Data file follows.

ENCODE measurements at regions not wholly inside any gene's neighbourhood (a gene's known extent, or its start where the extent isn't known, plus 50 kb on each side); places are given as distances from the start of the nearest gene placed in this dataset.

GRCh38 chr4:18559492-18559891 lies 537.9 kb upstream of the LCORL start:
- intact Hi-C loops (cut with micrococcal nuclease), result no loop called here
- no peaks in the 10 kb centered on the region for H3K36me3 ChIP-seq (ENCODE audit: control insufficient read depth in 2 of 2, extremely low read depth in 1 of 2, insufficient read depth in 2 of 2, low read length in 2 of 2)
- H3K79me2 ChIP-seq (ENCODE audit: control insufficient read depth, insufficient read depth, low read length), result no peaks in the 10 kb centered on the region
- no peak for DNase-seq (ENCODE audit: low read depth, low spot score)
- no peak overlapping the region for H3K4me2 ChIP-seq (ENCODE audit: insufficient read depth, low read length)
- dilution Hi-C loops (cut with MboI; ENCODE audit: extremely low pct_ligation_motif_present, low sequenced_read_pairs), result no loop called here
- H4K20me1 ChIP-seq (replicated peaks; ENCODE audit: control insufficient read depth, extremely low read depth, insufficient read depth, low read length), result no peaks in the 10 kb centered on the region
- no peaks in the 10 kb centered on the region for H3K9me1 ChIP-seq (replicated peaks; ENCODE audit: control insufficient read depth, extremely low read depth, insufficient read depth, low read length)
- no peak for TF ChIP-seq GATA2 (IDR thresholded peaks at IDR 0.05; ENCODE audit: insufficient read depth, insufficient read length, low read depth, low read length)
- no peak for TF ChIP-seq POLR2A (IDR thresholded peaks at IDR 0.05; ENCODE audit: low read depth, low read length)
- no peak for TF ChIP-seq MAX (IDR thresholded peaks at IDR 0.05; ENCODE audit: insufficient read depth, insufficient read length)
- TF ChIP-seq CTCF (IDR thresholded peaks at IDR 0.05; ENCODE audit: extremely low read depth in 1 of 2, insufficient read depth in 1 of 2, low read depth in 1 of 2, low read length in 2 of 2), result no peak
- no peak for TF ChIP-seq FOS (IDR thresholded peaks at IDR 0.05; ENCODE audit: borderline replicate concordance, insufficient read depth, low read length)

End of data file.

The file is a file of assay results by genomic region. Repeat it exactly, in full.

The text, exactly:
ENCODE measurements at regions not wholly inside any gene's neighbourhood (a gene's known extent, or its start where the extent isn't known, plus 50 kb on each side); places are given as distances from the start of the nearest gene placed in this dataset.

GRCh38 chr4:18559492-18559891 lies 537.9 kb upstream of the LCORL start:
- intact Hi-C loops (cut with micrococcal nuclease), result no loop called here
- no peaks in the 10 kb centered on the region for H3K36me3 ChIP-seq (ENCODE audit: control insufficient read depth in 2 of 2, extremely low read depth in 1 of 2, insufficient read depth in 2 of 2, low read length in 2 of 2)
- H3K79me2 ChIP-seq (ENCODE audit: control insufficient read depth, insufficient read depth, low read length), result no peaks in the 10 kb centered on the region
- no peak for DNase-seq (ENCODE audit: low read depth, low spot score)
- no peak overlapping the region for H3K4me2 ChIP-seq (ENCODE audit: insufficient read depth, low read length)
- dilution Hi-C loops (cut with MboI; ENCODE audit: extremely low pct_ligation_motif_present, low sequenced_read_pairs), result no loop called here
- H4K20me1 ChIP-seq (replicated peaks; ENCODE audit: control insufficient read depth, extremely low read depth, insufficient read depth, low read length), result no peaks in the 10 kb centered on the region
- no peaks in the 10 kb centered on the region for H3K9me1 ChIP-seq (replicated peaks; ENCODE audit: control insufficient read depth, extremely low read depth, insufficient read depth, low read length)
- no peak for TF ChIP-seq GATA2 (IDR thresholded peaks at IDR 0.05; ENCODE audit: insufficient read depth, insufficient read length, low read depth, low read length)
- no peak for TF ChIP-seq POLR2A (IDR thresholded peaks at IDR 0.05; ENCODE audit: low read depth, low read length)
- no peak for TF ChIP-seq MAX (IDR thresholded peaks at IDR 0.05; ENCODE audit: insufficient read depth, insufficient read length)
- TF ChIP-seq CTCF (IDR thresholded peaks at IDR 0.05; ENCODE audit: extremely low read depth in 1 of 2, insufficient read depth in 1 of 2, low read depth in 1 of 2, low read length in 2 of 2), result no peak
- no peak for TF ChIP-seq FOS (IDR thresholded peaks at IDR 0.05; ENCODE audit: borderline replicate concordance, insufficient read depth, low read length)